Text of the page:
Advancing technology, increased scientific knowledge, new experiences, changing climate and geographic variables combine to alter conditions around us all the time. But it feels like more than that. Foundations on which this nation has stood for 250 years seem in flux - seem in danger of decay or disillusion. Traditionally unchanging factors of national pride, loyalty, fidelity, trust, sympathy, citizenship, accomplishment seem less valued and often ignored in the relationship between individuals and our current governance.

In fact, our system of government actually seems to have changed from representative to authoritarian. The idea that we elect others to represent us in matters of the conduct of state seems to have devolved into us becoming something to be ignored and “represented” only the second Tuesday in November.

This is not a time when we can afford a megalomaniac in the front office as the Syrian bombing proves. We do not want - and can’t afford - sycophants who enable an egomaniacal leader to carry out his own fantasies without defiance.

It’s been 100 days, give or take. We’re already launching missiles against another country without Constitutional authority, actively treating climate change - which can end civilization - as though it were a parlor game, denying food and shelter to millions in our nation deemed unworthy of care, threatening the quality of air, water and other resources necessary for life on this planet, denying rights of citizenship to minorities guaranteed those benefits, rewriting tax policies to reward billionaires for simply being rich, threatening the foundation of our nation’s public education system, denying national entry to diverse peoples whose ancestors built this country, using the taxpayer as a family’s personal piggy bank and more.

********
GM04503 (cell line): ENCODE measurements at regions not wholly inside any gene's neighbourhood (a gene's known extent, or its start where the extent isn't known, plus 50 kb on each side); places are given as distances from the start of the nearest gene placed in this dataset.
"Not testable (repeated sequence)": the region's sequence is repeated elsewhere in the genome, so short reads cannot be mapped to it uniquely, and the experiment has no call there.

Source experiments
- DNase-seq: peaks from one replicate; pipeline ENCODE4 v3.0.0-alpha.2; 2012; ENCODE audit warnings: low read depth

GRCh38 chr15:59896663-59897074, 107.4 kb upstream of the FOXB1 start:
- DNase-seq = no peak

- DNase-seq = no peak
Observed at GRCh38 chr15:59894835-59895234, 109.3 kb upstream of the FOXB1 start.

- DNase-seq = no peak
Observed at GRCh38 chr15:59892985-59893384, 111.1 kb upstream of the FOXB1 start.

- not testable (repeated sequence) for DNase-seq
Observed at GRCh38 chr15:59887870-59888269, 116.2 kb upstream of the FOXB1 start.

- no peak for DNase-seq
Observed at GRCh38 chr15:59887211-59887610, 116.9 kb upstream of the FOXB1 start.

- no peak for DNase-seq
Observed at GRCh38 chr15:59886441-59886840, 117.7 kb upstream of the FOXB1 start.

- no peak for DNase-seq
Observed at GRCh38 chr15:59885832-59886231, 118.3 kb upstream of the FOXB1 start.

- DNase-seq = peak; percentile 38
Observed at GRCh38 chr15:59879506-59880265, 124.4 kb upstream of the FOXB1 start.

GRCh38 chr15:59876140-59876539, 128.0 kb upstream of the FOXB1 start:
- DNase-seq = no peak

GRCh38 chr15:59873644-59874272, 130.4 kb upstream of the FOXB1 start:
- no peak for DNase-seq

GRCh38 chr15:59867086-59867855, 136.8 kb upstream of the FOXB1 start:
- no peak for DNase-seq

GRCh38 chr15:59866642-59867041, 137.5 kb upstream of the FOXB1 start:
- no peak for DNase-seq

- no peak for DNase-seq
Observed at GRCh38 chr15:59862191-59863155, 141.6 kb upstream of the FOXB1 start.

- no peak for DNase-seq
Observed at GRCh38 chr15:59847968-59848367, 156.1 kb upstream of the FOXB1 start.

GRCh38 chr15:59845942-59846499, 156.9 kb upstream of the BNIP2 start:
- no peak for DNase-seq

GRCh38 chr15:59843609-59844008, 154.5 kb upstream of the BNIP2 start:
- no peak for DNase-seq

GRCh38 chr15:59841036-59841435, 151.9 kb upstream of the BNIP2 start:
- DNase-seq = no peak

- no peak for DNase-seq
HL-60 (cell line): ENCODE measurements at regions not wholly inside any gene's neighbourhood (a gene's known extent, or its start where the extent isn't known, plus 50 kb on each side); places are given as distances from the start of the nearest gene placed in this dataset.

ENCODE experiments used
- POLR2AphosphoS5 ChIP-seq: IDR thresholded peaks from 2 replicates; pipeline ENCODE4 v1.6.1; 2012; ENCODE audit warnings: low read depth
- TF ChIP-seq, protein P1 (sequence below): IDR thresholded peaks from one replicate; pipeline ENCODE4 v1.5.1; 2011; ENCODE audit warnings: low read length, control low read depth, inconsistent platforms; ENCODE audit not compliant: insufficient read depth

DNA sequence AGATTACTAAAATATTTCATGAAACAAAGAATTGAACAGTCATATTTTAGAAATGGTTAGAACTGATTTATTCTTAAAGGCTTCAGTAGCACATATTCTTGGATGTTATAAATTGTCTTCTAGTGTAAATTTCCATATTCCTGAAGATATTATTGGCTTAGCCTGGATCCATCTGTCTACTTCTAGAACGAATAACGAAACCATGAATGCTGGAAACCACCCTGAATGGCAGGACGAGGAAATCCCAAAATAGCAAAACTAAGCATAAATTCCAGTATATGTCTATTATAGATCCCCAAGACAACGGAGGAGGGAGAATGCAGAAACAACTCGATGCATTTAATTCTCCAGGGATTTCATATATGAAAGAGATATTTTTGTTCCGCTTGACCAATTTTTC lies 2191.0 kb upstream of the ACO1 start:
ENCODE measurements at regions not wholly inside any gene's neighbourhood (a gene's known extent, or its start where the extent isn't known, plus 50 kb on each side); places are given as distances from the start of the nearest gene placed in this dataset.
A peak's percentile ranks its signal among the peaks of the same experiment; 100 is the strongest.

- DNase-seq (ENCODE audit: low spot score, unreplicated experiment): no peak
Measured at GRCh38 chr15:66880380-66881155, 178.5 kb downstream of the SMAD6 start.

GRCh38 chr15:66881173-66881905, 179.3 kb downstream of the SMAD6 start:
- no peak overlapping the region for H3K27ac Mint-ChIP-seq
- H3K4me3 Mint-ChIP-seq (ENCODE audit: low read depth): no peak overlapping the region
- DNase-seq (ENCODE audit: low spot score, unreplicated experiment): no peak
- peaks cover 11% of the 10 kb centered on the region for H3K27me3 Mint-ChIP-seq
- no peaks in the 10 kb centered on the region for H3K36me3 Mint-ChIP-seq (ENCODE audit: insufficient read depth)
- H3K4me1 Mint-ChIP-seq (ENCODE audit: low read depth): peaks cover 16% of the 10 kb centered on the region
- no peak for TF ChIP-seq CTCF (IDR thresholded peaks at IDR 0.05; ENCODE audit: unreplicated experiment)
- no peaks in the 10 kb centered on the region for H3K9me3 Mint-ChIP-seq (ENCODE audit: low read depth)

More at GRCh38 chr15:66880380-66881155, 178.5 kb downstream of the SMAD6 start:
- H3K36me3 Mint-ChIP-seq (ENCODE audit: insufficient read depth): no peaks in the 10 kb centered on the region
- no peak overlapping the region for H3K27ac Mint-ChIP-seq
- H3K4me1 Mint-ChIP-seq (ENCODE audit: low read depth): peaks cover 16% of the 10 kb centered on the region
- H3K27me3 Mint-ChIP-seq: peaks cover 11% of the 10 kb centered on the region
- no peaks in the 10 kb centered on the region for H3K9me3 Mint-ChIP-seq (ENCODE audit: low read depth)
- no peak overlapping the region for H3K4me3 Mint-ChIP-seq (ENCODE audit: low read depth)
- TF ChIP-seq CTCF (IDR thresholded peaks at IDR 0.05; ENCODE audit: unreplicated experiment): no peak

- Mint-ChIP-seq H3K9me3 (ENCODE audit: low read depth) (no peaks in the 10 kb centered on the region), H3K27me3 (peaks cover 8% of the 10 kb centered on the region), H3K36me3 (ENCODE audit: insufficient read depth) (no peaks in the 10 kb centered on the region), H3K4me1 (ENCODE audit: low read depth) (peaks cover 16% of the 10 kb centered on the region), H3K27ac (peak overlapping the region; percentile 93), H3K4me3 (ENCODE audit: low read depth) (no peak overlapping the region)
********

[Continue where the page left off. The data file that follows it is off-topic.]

This is not the country I grew up in. It’s becoming one I don’t know and am growing increasingly uncomfortable living in. And those who have the power to change it seem to have no interest in doing so.

Idaho Briefing – April 10

This is a summary of a few items in the Idaho Weekly Briefing for March 20. Interested in subscribing? Send us a note at stapilus@ridenbaugh.com.

With the legislature over, it’s time for bill signings and vetoes – some of each – and, usually, spring. That last is taking its time, as people in some places wait for flood waters to abate.

Governor C.L. “Butch” Otter last week plowed through the paperwork following completion of this year’s legislative session, signing dozens of bills and vetoing a few.

In an unusual public statement on April 3, Lieutenant Governor Brad Little asked Governor C.L. “Butch” Otter to sign rather than veto a bill which cleared the legislature, repealing the state’s sales tax on groceries.

Boise Mayor David Bieter and Garden City Mayor John Evans on April 6 ordered the closure of most of the Greenbelt bike and pedestrian path due to dangerous flood conditions on the Boise River. The announcement comes on the heels of yesterday’s announcement of the pathway’s closure in the City of Eagle.

The Idaho Public Utilities Commission is approving an Idaho Power Company application to slightly reduce the rider customers pay to fund demand-side management (DSM) programs from the current 4 percent of monthly billed amounts to 3.75 percent. The company asked for an effective date of June 1, but the commission made the increase effective April 1.

PHOTO Senator Jim Risch prepares to discuss Syria on camera. (photo/Office of Senator Risch)

Water Digest – April 10

Water rights weekly report for March 20. For much more news, links and detail, see the National Water Rights Digest.

A group of water users in Idaho’s Wood River Valley want the state to more tightly regulate junior groundwater users in their area, saying their surface water rights may be impacted.

The city of Thiruvananthapuram in India has responded to weakening water leels at the Peppara dam, a key source of supply, by moving to curtail water use in the city.